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January 28, 1994     The Message
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January 28, 1994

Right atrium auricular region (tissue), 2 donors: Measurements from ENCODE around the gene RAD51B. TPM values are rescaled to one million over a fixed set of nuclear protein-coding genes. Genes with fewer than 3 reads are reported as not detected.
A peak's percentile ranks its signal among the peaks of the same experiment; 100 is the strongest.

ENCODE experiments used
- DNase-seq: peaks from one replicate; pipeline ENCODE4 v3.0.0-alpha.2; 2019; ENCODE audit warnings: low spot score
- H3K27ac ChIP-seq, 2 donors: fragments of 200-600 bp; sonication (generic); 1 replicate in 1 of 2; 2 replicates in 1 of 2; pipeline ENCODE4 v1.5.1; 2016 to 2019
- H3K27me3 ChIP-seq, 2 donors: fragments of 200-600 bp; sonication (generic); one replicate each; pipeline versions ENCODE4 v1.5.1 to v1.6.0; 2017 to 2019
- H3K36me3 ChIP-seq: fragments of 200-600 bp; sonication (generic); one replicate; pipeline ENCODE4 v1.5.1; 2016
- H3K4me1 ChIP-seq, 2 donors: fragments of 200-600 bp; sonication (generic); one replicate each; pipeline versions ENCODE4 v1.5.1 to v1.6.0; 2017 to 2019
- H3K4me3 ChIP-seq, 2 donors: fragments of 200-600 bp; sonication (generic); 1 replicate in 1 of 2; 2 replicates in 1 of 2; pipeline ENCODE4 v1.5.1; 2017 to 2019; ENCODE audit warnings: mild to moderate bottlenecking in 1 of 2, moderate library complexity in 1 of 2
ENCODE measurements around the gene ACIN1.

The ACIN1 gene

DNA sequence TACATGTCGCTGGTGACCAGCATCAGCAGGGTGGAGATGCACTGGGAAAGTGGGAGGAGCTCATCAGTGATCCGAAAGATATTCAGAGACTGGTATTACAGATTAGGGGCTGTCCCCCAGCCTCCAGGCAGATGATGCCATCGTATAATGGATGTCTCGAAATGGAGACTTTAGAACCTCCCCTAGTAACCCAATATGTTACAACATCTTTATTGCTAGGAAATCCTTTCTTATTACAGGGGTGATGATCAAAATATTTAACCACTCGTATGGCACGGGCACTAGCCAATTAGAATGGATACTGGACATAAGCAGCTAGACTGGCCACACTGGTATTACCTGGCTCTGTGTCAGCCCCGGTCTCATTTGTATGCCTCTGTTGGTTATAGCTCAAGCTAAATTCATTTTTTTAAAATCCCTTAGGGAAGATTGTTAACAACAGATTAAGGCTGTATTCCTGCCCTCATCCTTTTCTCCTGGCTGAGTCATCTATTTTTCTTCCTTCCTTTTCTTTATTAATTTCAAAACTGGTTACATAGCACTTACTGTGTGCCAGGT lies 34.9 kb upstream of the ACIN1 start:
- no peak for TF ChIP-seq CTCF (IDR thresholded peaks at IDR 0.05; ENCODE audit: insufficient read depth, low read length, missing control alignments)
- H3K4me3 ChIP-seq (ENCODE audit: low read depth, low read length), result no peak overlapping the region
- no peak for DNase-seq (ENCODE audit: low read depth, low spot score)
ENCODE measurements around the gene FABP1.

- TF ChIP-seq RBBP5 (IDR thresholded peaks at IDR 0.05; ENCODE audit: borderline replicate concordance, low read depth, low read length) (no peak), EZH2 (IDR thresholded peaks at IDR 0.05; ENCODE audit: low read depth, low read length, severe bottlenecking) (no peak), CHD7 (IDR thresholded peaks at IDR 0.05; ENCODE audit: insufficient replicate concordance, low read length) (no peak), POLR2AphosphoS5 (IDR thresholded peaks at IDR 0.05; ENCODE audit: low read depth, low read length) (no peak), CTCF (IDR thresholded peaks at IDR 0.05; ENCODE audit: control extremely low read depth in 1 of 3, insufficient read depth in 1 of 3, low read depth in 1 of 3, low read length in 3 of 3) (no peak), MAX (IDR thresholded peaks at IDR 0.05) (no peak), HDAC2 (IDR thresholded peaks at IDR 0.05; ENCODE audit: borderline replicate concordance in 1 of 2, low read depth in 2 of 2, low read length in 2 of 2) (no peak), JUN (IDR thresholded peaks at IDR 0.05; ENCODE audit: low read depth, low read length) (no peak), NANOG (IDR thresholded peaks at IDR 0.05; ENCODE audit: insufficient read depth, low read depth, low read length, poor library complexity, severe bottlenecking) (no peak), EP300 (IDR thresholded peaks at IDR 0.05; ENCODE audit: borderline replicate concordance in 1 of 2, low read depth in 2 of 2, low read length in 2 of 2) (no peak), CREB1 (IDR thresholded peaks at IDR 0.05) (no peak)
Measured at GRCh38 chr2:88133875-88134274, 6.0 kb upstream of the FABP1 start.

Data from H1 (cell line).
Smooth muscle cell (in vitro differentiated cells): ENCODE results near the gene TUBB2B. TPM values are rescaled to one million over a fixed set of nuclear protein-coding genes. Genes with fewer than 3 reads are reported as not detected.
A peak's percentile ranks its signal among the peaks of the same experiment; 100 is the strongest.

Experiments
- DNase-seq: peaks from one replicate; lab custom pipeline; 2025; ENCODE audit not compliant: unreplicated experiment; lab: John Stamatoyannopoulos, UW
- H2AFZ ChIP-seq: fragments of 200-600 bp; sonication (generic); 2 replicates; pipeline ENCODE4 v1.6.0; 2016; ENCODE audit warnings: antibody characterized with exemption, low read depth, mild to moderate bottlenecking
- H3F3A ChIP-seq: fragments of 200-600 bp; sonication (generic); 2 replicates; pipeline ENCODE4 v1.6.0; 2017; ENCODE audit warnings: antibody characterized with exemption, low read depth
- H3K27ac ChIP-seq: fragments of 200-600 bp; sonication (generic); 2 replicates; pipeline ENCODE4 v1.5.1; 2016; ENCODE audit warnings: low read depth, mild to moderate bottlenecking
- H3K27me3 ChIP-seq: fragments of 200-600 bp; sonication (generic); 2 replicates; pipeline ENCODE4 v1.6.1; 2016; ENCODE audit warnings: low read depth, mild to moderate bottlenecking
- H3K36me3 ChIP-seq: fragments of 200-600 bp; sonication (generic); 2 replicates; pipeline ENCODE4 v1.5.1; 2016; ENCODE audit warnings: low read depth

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The Message -- for Catholics of Southwestern Indiana Jam -- On The Record--- The power to make dreams come true HERO There's a hero/If you look in- side your heart/You don't have to be afraid/Of what you are/There's an answer/If you reach into your soul/And the sorrow that you know/Will melt away CNS COLUMNIST I REFRAIN: And then a hero comes along/With the strength to carry on/And you cast your fears aside/And you know that you can survive/So when you feel like hope is gone/Look inside you and be strong/And you'll finally see the truth/That a hero lies in you It's a long road/When you face the world alone No one reaches out a hand/For you to hold You can find love/If you search within your self/And the emptiness you felt/Will disappear (REPEAT REFRAIN) Lord knows/Dreams are hard to follow/But don't let anyone/Tear them away/Hold on There will be tomorrow/You'll find the way (REPEAT REFRAIN) Written by: Mariah Carey, Wal- ter Afonasieff Copyright (c) 1993 by Sony Songs/Rye Songs (BMI)/ WB Music CorpJWallyworld Music (ASCAP) Think of a time when you felt hopeless. According to Mariah Carey's new hit "Hero," this is a time to "look inside" yourself and to "be strong." You finally see the truth: "A hero lies in you." "Hero" is Carey's second release off her recent "Music Box" CD. The song contains so many good ideas that several columns could be written about it. Yet it is the song's primary message that I want to stress: Each of us possesses the power to make our dreams come true. Carey characterizes this power as a "hero" that lives within each of us. This is the part of us that holds great strength and courage, lifting us past life's disappointments and obstacles. Perhaps this is one reason why unexpected chal- lenges come our way. Through dealing with such circumstances, we discover more of who we really are. For example, remember a time when you were fearful of trying something new like taking a tough course or going out for a school athletic team? Sup- pose that you found the courage to go ahead, and to your surprise you succeeded in the course the team. At that point, you could look back smile. The "hero" within helped you attain your potential. Of course, not every new endeavor turns What happens if you flunk the course the team? This experience also can assist Y finding the "hero" within. This "hero" helps you keep the alter it in a way that gives you the essence you sought. You can look at why you failed the what went wrong. Perhaps you will you need additional math skills before you for physics. Or, to use my other example, accept that you just aren't quick basketball team. Consequently, you centrate on a sport where quickn tant, say the golf or cross country The song makes no reference to to think about this "hero" in us and not that this power is part of the way US. We can ask God to guide us in . of our soul to build a joyful, creative lile, i : (Your comments are always address: Charlie Martin, RR 3, port, IN 47635.) Parents responsible for effect of TV on families, pope By CINDY WOODEN Catholic News Service VATICAN CITY (CNS) -- Parents bear the main respon- sibility for the effect of televi- sion on their families, Pope John PanlKsaid... i, : .... , "Forming children's viewing habits will sometimes mean simply turning off the televi- sion set," the pope said in his message for World Communi- cation Day. "Parents who make regular, prolonged use of television as a kind of electronic baby sitter surrender their role as the pri- mary edueators of their chil- dren," he said in the message released Jan. 24 at the Vati- can. The theme of the May 15 ob- servance is "Television and the Family: Guidelines for Good Viewing." To make the positive poten- tial of television a reality re- quires the cooperation of par- ents, television industry workers, public authorities and church personnel who work with the media, the pope said. He encouragedparents to in- form themselves about the con- tent of programs in advance, to discuss programs and the moral values presented in them with their children and to regulate the amount of time children spend watching TV. While there are programs of value as entertainment, infor- mation or culture, he said, sometimes family life requires the TV to be off limits. The blank screen is called for not only when the program- ming available is unsuitable, but "because there are better things to do, because consider- ation for other family members J requires it, or because indis- criminate television viewing can be harmful," he said. Television can bring families together, create solidarity among families and inform them about cultural or reli- gious values, the pope said. But it can also cause harm "by propagating degrading values and models of behavior, by broadcasting pornography and graphic depictions of brutal vio- lence" and by casting doubt on religious beliefs or presenting moral truths as relative, he said. Its negative potential also includes "spreading distorted, manipulative accounts of news events and current issues ... carrying exploitative advertis- ing that appeals to base in- stincts and ... glorifying false visions of life that obstruct the realization of mutual respect, of justice and of peace," Pope John Paul said. "Recognizing the importance of a free exchange of ideas and information, the church sup- ports freedom of speech and of the press," he said. But those who work in the television in- dustry must show respect for their audiences and for the families who make up a large part of that audience, he said. Whether the television sta- tion or network is owned by the government or by a private company, the pope said, the airwaves are public property and must be used for the com- mon good. "Television is often required to deal with serious'themes: with human weakness and sin, and their consequences for in- dividuals and society; with the failings of social institutions including government and reli- gion; with weighty questions about the meaning of life," he said. "It should treat these sub- jects responsibly -- without Cable TV Among cable television pro- grams of note are the follow- ing: Sacred Songs, Sacred Spaces: Hayden's "Missa St. Cecilia" on the Faith and Val- ues Channel (Formerly VISN) Monday, Jan. 31, 7:30 CST. Performance by the Byerischer Rundfunk Symphony Chorus and Orchestra, conducted by seI cere concern ciety, as lous regard for pope said. Pope John church Catholic faro views which help evaluatl th  He ducers and velop at ethics mitment to of families values life." Rafael Ku WednesdaY, SeasO special season of Ie Sunday, Fe Wednesday Friday, day, Feb. CTNA offerings: Cate The New Catechism of the Catholic Church is a 15- part series available on the Catholic Telecommunications Network of America. The se- ries began on Jan. 12, and is transmitted on Wednesdays at 6 p.m. CT. Other CTNA programs in- clude Nuestra Familia, pro- duced by the Hispanic Telecommunications letwork, on Mondays at 3 p.m. CT; RCIA: Introduction and OvervieW, a for i teams imp Christian on starting Parishes CTNA are the network band Transponder MILLER & MILLER  "Funeral Pre-Planning Since 1940" 424-9274 @ 301 MA N ST. n independent Catholic- affiliated boarding and day school committed to education since 1870, where young women, grades 9-12, learn and grow in a welcoming, support- ive and muhicultural environ- ment. College preparatory curriculum with a 7:1 student/ teacher ratio. Foreign language inumersion; environmental studies; fine arts. Interscholastic sports; riding. 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